THE BLOG
01/29/2014 12:04 pm ET | Updated Mar 31, 2014

On the Culture Front: Wine Dinner at Famed Beer Bar, Green Porno and More

I've long been writing about the amazing beer diners at Jimmy's no. 43, and it turns out their wine dinners are equally impressive. Last Monday night, chef Annette Tomei prepared a series of inventive and tasty cassoulets which were paired by wines by Blake Johnson's Rosenthal Wine Merchant. Known for being a celebration of carnivorous pleasures, it was a delight to find the vegetarian cassoulet (with roasted butternut squash, brussels sprout leaves and mushrooms) to be one of the highlights of the evening. Another was a perfectly balanced Moscato d'Asti from the De Forville winery that paired seamlessly with a not-too-sweet warm apple tart.

On the theater front, Red Bull's production of Loot is pure ecstasy. Jesse Berger gets Orton's dark farcical tone, and there isn't a false note in his stellar revival. I often wonder, "Why revive this?" when I see so many companies produce the same plays ad nauseam. Berger (like he did with Genet's The Maids) brings a thrillingly modern sensibility to the emotional terrain of the play without changing its core or calling attention to his own cleverness. The cast is universally strong as is the design team. The only question: How to get Red Bull to do more full productions?

There's no forgetting you're at a Jay Scheib directed show as he literally puts himself on stage, moving balletically between the actors, filming close-ups of his actors that are projected in real time on a massive screen above the stage. I've found the results are mixed, sometimes the gadgetry brings a story to vivid life as in "Untitled Mars" and other times it just puts a distance between characters and the audience. I'm happy to report that "Platonov, or the Disinherited" is resoundingly the former. Taking on Chekhov's unfinished first play, Platonov, Scheib transforms its incompleteness into a jagged virtue. Characters wander aimlessly, burning through their lives with endless passion or is it just inertia from a drug-fuelled existential existence? They explode like firecrackers going off prematurely in their boxes. The video aspect allows the actors to run wild on stage without worrying about blocking. The end result is thrilling and signifying Scheib might be onto a new wave of theater.

I was giddy walking into Reid Farrington's Tyson vs. Ali. As a casual boxing fan, the idea of the imagined match-up was appealing, and I was curiously how video could enhance the experience. Unfortunately, I was completely underwhelmed with the result and felt that the stage fighting sequences (which there were a lot) were zapped of the urgency that keeps you watching a match.

"Beautiful" is a straight-forward jukebox musical detailing the life of Carol King with an astute book by Douglas McGrath that concisely distilling the events of King's early life and entry in the music business with wit and warmth. It's quite satisfying to get a glimpse into the creation of such iconic songs as "One Fine Day" and "On Broadway." Jessie Mueller shines in a star-making performance and her voice thankfully emanates slightly more from Tin Pan Alley than the Great White Way. Those looking for depth may be disappointed, but it's an undeniably fun way to spend a couple hours.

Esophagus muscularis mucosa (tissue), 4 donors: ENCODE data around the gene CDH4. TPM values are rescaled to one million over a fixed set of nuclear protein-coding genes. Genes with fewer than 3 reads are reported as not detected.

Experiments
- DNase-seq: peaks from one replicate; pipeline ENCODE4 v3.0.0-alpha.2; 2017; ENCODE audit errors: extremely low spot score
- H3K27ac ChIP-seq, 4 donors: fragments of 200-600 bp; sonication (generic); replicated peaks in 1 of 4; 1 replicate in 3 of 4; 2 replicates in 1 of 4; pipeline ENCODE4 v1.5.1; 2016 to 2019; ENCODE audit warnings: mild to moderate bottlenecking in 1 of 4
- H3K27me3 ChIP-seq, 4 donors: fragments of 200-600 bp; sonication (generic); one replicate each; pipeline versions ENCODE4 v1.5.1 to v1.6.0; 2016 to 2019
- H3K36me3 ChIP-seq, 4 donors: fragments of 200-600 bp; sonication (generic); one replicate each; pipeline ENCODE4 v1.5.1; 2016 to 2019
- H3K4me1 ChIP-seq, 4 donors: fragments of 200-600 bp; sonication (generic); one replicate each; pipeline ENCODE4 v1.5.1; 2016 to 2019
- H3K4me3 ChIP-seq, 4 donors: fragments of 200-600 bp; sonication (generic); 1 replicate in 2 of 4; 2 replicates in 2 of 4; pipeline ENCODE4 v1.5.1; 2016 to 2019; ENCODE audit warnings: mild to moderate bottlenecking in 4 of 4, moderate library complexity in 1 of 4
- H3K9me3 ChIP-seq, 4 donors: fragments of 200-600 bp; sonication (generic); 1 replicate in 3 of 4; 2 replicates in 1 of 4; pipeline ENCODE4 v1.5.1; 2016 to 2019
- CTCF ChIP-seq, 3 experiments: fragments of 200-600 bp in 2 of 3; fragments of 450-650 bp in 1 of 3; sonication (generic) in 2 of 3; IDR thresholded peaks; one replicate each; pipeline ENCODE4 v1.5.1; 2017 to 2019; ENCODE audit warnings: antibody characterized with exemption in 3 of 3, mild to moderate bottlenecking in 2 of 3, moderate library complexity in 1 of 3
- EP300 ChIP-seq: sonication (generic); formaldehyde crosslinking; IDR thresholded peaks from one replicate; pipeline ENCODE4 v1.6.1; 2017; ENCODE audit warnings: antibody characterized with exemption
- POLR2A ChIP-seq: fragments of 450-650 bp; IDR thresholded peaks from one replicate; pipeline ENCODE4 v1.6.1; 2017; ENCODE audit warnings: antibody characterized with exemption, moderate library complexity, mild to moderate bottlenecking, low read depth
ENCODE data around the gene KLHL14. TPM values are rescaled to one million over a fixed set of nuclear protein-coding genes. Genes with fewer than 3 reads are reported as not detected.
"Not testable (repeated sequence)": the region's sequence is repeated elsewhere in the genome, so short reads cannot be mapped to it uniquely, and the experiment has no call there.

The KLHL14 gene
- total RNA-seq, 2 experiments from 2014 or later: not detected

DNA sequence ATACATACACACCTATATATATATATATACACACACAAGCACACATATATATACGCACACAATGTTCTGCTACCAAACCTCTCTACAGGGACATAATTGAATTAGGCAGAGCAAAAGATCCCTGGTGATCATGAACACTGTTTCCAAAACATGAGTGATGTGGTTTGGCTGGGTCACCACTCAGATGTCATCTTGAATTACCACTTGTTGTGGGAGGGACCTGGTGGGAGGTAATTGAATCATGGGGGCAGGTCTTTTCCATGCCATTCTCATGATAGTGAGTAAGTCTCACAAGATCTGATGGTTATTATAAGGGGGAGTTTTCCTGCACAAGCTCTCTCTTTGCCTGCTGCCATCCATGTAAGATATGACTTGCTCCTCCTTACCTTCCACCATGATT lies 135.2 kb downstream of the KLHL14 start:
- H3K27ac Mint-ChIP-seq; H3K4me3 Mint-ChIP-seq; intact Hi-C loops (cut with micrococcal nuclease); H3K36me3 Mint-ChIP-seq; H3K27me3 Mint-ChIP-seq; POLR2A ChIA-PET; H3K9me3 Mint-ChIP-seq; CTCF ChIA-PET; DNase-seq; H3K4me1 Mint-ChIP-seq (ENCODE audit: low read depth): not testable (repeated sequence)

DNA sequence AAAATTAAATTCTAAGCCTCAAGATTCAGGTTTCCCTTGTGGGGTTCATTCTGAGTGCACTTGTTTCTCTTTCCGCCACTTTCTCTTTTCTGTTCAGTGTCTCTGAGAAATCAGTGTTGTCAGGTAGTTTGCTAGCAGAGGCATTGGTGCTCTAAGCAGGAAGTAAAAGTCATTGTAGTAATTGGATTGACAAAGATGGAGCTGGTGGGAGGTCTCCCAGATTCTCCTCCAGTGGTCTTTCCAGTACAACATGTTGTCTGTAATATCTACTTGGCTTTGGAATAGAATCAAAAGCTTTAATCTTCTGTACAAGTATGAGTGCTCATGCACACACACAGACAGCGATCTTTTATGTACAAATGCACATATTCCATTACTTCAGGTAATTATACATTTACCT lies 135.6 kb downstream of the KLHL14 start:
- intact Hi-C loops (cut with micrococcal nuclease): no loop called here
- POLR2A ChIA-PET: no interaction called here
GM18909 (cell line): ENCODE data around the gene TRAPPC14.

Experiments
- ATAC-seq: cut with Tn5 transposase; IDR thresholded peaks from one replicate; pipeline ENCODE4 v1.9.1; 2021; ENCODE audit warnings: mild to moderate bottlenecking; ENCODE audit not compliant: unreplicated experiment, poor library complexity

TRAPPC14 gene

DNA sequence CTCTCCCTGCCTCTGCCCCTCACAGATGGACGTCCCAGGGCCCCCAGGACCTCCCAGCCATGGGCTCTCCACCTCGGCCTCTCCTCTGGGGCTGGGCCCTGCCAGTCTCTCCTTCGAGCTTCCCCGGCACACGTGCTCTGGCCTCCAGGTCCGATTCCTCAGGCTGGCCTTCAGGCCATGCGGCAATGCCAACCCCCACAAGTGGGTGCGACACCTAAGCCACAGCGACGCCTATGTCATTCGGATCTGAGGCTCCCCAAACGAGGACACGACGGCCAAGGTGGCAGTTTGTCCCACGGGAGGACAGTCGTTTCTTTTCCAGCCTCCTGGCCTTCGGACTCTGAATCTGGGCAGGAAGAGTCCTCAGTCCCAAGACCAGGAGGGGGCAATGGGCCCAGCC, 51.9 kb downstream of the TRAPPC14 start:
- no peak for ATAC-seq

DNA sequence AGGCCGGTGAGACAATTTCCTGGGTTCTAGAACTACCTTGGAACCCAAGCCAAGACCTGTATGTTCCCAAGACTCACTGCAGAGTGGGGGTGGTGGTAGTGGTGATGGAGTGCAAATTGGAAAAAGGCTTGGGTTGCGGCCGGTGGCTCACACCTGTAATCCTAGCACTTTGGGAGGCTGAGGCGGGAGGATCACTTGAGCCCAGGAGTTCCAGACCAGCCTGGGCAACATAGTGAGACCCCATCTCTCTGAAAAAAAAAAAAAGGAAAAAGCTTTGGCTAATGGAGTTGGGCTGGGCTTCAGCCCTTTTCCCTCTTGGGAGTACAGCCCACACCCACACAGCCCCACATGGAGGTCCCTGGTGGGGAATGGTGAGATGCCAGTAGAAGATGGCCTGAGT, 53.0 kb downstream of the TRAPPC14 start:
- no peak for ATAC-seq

The same can't be said for the Roundabout's challenging, difficult, frustrating and occasionally rewarding revival of Sophie Treadwell's "Machinal." I wanted to like it a lot more than I did. Michael Cumpsty is outstanding as an annoying and possessive husband, so much so that he often overshadows Rebecca Hall whose performance is as weak as her character's will. Central to the play is our ability to empathize with Hall's character, simply titled "Young Woman." The name suggests that Treadwell wants to make a larger point about young women during the 20s but these more substantial ideas fall victim to melodrama.

Outside Mullingar, John Patrick Shanley's new play is so slight as to evaporate into the dreary Irish clouds that hang over the Reilly's and Muldoon's, two families of farmers who struggle to stay afloat and find a shred of happiness somewhere in the midst. There's a lot of potential and a hint in the last scene that there's a great play buried somewhere, but it remains largely offstage.

On the music front, jazz guitarist Bill Frisell infuses a new musical richness into the seminal Bristol Sessions. With Buddy Miller and Carrie Rodriguez on rhythm guitar and fiddle respectively, Frisell opens up the structure of these classic songs like "Where We'll Grow Old" with his ethereal phrasing and warm vocal harmonies from Miller and Rodriquez. The city backdrop, viewed from the Allen Room's massive walls of windows behind the stage, is always impressive and a nice contrast to basement jazz clubs.

I came back the following week and was equally impressed with Vijay Iyer and his trio. Iyer has an impossibly tight rhythmic style that brings anything he plays to life and makes a persuasive case for the continuing relevance of Jazz. Longtime bandmates Marcus Gilmore (Drums) and Stephan Crump (bass) are equally strong, making the word 'backup' seem inaccurate.

On a final indefinable front, the enigmatically energetic and enchanting actress Isabella Rossellini put on a very entertaining and at times moving show about the weird and wonderful sex lives of insects and marine creatures at BAM's Fishman Space. Dressing up in costumes and showing clips from the Sundance series from which the show originated, Rossellini shines a light on the humor of mating but also touches on our profound need for it beyond utility. Green Porno is incredibly cheeky fun but buried slyly in there is a message about those who wish to define acceptable mating practices and the urging for them to stop.